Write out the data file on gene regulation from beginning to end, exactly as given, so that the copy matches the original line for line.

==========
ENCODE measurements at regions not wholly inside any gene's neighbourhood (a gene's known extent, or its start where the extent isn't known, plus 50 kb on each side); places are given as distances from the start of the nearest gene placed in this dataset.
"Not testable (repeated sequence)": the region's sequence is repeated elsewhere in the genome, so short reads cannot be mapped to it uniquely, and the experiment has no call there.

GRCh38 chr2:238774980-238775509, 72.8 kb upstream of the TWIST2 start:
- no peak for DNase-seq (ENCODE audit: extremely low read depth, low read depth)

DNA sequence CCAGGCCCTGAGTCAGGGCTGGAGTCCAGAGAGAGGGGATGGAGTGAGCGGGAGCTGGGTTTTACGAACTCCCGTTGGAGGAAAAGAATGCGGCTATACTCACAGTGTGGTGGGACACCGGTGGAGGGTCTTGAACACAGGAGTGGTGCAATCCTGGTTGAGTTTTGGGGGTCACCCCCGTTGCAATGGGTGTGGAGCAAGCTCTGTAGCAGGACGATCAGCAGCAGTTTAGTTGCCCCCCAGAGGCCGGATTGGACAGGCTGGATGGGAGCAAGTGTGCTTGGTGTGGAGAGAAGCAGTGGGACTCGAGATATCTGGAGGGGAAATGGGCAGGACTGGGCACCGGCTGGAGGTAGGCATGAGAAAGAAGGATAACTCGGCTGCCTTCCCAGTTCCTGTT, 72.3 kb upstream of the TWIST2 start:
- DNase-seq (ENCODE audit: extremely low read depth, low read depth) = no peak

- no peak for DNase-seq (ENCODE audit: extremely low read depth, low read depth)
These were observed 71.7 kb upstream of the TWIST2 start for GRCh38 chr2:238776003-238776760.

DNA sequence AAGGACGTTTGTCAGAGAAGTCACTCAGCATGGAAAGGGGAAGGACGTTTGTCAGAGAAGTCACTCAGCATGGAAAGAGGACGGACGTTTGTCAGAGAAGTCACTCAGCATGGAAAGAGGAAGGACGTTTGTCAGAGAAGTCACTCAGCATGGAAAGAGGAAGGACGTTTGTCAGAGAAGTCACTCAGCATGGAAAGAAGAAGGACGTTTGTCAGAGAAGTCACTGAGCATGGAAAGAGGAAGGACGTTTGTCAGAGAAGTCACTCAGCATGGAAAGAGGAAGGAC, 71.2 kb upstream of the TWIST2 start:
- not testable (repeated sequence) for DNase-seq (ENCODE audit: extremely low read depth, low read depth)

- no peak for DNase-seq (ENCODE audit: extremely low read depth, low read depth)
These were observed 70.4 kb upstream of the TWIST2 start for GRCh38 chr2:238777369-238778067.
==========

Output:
ENCODE measurements at regions not wholly inside any gene's neighbourhood (a gene's known extent, or its start where the extent isn't known, plus 50 kb on each side); places are given as distances from the start of the nearest gene placed in this dataset.
"Not testable (repeated sequence)": the region's sequence is repeated elsewhere in the genome, so short reads cannot be mapped to it uniquely, and the experiment has no call there.

GRCh38 chr2:238774980-238775509, 72.8 kb upstream of the TWIST2 start:
- no peak for DNase-seq (ENCODE audit: extremely low read depth, low read depth)

DNA sequence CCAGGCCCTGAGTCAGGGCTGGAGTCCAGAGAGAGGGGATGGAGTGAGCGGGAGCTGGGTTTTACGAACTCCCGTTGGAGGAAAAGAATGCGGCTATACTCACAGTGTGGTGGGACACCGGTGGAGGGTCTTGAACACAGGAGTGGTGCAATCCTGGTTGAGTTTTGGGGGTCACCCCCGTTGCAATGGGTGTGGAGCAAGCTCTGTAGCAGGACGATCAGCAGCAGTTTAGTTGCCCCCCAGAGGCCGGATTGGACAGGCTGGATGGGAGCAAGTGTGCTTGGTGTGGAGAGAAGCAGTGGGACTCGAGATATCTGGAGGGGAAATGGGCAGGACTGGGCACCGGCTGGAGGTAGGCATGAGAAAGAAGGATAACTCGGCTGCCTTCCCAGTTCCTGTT, 72.3 kb upstream of the TWIST2 start:
- DNase-seq (ENCODE audit: extremely low read depth, low read depth) = no peak

- no peak for DNase-seq (ENCODE audit: extremely low read depth, low read depth)
These were observed 71.7 kb upstream of the TWIST2 start for GRCh38 chr2:238776003-238776760.

DNA sequence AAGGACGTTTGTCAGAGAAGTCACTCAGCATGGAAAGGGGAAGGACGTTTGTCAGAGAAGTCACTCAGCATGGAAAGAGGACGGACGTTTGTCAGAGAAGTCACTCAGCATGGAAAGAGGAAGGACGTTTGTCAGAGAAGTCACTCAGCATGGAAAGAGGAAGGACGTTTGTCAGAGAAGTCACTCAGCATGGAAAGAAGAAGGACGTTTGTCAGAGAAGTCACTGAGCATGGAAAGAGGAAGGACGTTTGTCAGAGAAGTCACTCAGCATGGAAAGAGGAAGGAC, 71.2 kb upstream of the TWIST2 start:
- not testable (repeated sequence) for DNase-seq (ENCODE audit: extremely low read depth, low read depth)

- no peak for DNase-seq (ENCODE audit: extremely low read depth, low read depth)
These were observed 70.4 kb upstream of the TWIST2 start for GRCh38 chr2:238777369-238778067.